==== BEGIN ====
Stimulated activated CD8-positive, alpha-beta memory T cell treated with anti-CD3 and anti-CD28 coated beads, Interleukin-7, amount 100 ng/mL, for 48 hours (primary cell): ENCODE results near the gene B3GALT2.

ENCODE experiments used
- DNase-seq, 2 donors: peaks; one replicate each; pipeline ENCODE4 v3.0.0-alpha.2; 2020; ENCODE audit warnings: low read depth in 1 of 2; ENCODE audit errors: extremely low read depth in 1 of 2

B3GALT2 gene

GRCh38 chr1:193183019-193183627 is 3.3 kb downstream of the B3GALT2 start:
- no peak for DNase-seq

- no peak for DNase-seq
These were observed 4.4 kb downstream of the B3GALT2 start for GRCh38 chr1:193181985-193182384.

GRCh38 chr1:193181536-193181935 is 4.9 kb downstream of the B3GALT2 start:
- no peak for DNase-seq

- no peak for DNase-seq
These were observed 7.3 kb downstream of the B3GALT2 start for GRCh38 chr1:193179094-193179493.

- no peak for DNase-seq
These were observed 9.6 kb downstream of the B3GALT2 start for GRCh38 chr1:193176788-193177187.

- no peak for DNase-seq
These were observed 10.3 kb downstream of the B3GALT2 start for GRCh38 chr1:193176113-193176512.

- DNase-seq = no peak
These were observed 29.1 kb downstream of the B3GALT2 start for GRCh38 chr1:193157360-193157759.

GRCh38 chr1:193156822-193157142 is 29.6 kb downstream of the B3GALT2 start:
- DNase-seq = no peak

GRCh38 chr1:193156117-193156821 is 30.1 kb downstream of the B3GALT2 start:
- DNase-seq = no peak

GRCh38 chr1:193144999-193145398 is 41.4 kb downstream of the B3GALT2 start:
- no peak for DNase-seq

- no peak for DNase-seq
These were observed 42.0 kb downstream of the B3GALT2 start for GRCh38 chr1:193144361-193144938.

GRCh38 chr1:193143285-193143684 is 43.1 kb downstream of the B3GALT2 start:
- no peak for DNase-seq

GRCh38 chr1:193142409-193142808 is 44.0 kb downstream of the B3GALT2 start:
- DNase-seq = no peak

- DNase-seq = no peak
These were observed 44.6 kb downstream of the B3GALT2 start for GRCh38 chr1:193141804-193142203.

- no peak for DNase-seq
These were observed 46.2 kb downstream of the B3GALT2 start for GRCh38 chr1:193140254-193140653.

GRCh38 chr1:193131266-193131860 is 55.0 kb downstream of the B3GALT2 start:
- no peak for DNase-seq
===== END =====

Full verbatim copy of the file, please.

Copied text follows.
Stimulated activated CD8-positive, alpha-beta memory T cell treated with anti-CD3 and anti-CD28 coated beads, Interleukin-7, amount 100 ng/mL, for 48 hours (primary cell): ENCODE results near the gene B3GALT2.

ENCODE experiments used
- DNase-seq, 2 donors: peaks; one replicate each; pipeline ENCODE4 v3.0.0-alpha.2; 2020; ENCODE audit warnings: low read depth in 1 of 2; ENCODE audit errors: extremely low read depth in 1 of 2

B3GALT2 gene

GRCh38 chr1:193183019-193183627 is 3.3 kb downstream of the B3GALT2 start:
- no peak for DNase-seq

- no peak for DNase-seq
These were observed 4.4 kb downstream of the B3GALT2 start for GRCh38 chr1:193181985-193182384.

GRCh38 chr1:193181536-193181935 is 4.9 kb downstream of the B3GALT2 start:
- no peak for DNase-seq

- no peak for DNase-seq
These were observed 7.3 kb downstream of the B3GALT2 start for GRCh38 chr1:193179094-193179493.

- no peak for DNase-seq
These were observed 9.6 kb downstream of the B3GALT2 start for GRCh38 chr1:193176788-193177187.

- no peak for DNase-seq
These were observed 10.3 kb downstream of the B3GALT2 start for GRCh38 chr1:193176113-193176512.

- DNase-seq = no peak
These were observed 29.1 kb downstream of the B3GALT2 start for GRCh38 chr1:193157360-193157759.

GRCh38 chr1:193156822-193157142 is 29.6 kb downstream of the B3GALT2 start:
- DNase-seq = no peak

GRCh38 chr1:193156117-193156821 is 30.1 kb downstream of the B3GALT2 start:
- DNase-seq = no peak

GRCh38 chr1:193144999-193145398 is 41.4 kb downstream of the B3GALT2 start:
- no peak for DNase-seq

- no peak for DNase-seq
These were observed 42.0 kb downstream of the B3GALT2 start for GRCh38 chr1:193144361-193144938.

GRCh38 chr1:193143285-193143684 is 43.1 kb downstream of the B3GALT2 start:
- no peak for DNase-seq

GRCh38 chr1:193142409-193142808 is 44.0 kb downstream of the B3GALT2 start:
- DNase-seq = no peak

- DNase-seq = no peak
These were observed 44.6 kb downstream of the B3GALT2 start for GRCh38 chr1:193141804-193142203.

- no peak for DNase-seq
These were observed 46.2 kb downstream of the B3GALT2 start for GRCh38 chr1:193140254-193140653.

GRCh38 chr1:193131266-193131860 is 55.0 kb downstream of the B3GALT2 start:
- no peak for DNase-seq